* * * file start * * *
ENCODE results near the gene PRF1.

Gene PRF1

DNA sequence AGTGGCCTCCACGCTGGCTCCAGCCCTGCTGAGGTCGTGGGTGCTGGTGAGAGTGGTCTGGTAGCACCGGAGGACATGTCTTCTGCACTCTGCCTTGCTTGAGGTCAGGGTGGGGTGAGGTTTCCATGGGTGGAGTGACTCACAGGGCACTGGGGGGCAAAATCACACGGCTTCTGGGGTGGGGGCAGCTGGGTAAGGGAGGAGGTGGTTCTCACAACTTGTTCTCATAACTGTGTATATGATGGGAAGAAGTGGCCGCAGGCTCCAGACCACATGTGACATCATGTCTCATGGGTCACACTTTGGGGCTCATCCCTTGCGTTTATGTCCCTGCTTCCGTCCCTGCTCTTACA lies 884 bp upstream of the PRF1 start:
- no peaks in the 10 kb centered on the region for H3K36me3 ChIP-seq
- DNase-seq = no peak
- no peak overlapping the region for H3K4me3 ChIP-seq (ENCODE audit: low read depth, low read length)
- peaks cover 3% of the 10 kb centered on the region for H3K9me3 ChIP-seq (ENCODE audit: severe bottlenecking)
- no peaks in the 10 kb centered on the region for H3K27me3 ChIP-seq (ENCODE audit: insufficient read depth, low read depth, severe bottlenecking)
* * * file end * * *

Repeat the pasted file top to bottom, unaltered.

ENCODE results near the gene PRF1.

Gene PRF1

DNA sequence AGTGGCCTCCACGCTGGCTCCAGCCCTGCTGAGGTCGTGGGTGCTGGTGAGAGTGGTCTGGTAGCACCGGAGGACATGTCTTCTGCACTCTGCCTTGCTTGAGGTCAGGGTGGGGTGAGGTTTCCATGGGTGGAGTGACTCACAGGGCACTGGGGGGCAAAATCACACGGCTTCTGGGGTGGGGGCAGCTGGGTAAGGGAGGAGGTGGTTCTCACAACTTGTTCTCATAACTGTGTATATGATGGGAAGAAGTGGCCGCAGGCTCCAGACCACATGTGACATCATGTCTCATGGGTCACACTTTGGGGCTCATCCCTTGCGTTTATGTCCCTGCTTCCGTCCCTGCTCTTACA lies 884 bp upstream of the PRF1 start:
- no peaks in the 10 kb centered on the region for H3K36me3 ChIP-seq
- DNase-seq = no peak
- no peak overlapping the region for H3K4me3 ChIP-seq (ENCODE audit: low read depth, low read length)
- peaks cover 3% of the 10 kb centered on the region for H3K9me3 ChIP-seq (ENCODE audit: severe bottlenecking)
- no peaks in the 10 kb centered on the region for H3K27me3 ChIP-seq (ENCODE audit: insufficient read depth, low read depth, severe bottlenecking)